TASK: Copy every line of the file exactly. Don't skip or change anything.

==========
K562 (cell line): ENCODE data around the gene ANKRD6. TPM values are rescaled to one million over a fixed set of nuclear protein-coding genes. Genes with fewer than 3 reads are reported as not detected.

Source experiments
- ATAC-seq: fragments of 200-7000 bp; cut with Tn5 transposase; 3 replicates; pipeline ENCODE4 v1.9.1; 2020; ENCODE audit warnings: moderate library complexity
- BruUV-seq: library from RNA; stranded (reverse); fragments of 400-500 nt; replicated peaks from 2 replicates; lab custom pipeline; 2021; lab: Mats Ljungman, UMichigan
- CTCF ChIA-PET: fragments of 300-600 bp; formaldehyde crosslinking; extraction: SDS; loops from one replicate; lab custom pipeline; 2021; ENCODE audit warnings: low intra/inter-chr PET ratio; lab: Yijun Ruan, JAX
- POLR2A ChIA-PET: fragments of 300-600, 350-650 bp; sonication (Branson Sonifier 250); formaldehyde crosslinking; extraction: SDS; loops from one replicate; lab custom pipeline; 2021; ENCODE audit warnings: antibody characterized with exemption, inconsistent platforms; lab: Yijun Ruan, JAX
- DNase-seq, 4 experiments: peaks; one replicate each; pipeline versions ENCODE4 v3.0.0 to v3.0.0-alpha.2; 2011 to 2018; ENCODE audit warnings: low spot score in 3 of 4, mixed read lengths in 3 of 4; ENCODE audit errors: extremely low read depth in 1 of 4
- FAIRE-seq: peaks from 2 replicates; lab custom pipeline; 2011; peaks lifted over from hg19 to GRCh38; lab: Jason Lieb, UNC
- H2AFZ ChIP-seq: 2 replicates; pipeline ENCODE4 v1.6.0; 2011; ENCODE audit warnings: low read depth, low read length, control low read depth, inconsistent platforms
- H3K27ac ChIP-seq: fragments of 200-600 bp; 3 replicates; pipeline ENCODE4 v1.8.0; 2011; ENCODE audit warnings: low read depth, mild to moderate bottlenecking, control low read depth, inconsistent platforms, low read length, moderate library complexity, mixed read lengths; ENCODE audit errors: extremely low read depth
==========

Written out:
K562 (cell line): ENCODE data around the gene ANKRD6. TPM values are rescaled to one million over a fixed set of nuclear protein-coding genes. Genes with fewer than 3 reads are reported as not detected.

Source experiments
- ATAC-seq: fragments of 200-7000 bp; cut with Tn5 transposase; 3 replicates; pipeline ENCODE4 v1.9.1; 2020; ENCODE audit warnings: moderate library complexity
- BruUV-seq: library from RNA; stranded (reverse); fragments of 400-500 nt; replicated peaks from 2 replicates; lab custom pipeline; 2021; lab: Mats Ljungman, UMichigan
- CTCF ChIA-PET: fragments of 300-600 bp; formaldehyde crosslinking; extraction: SDS; loops from one replicate; lab custom pipeline; 2021; ENCODE audit warnings: low intra/inter-chr PET ratio; lab: Yijun Ruan, JAX
- POLR2A ChIA-PET: fragments of 300-600, 350-650 bp; sonication (Branson Sonifier 250); formaldehyde crosslinking; extraction: SDS; loops from one replicate; lab custom pipeline; 2021; ENCODE audit warnings: antibody characterized with exemption, inconsistent platforms; lab: Yijun Ruan, JAX
- DNase-seq, 4 experiments: peaks; one replicate each; pipeline versions ENCODE4 v3.0.0 to v3.0.0-alpha.2; 2011 to 2018; ENCODE audit warnings: low spot score in 3 of 4, mixed read lengths in 3 of 4; ENCODE audit errors: extremely low read depth in 1 of 4
- FAIRE-seq: peaks from 2 replicates; lab custom pipeline; 2011; peaks lifted over from hg19 to GRCh38; lab: Jason Lieb, UNC
- H2AFZ ChIP-seq: 2 replicates; pipeline ENCODE4 v1.6.0; 2011; ENCODE audit warnings: low read depth, low read length, control low read depth, inconsistent platforms
- H3K27ac ChIP-seq: fragments of 200-600 bp; 3 replicates; pipeline ENCODE4 v1.8.0; 2011; ENCODE audit warnings: low read depth, mild to moderate bottlenecking, control low read depth, inconsistent platforms, low read length, moderate library complexity, mixed read lengths; ENCODE audit errors: extremely low read depth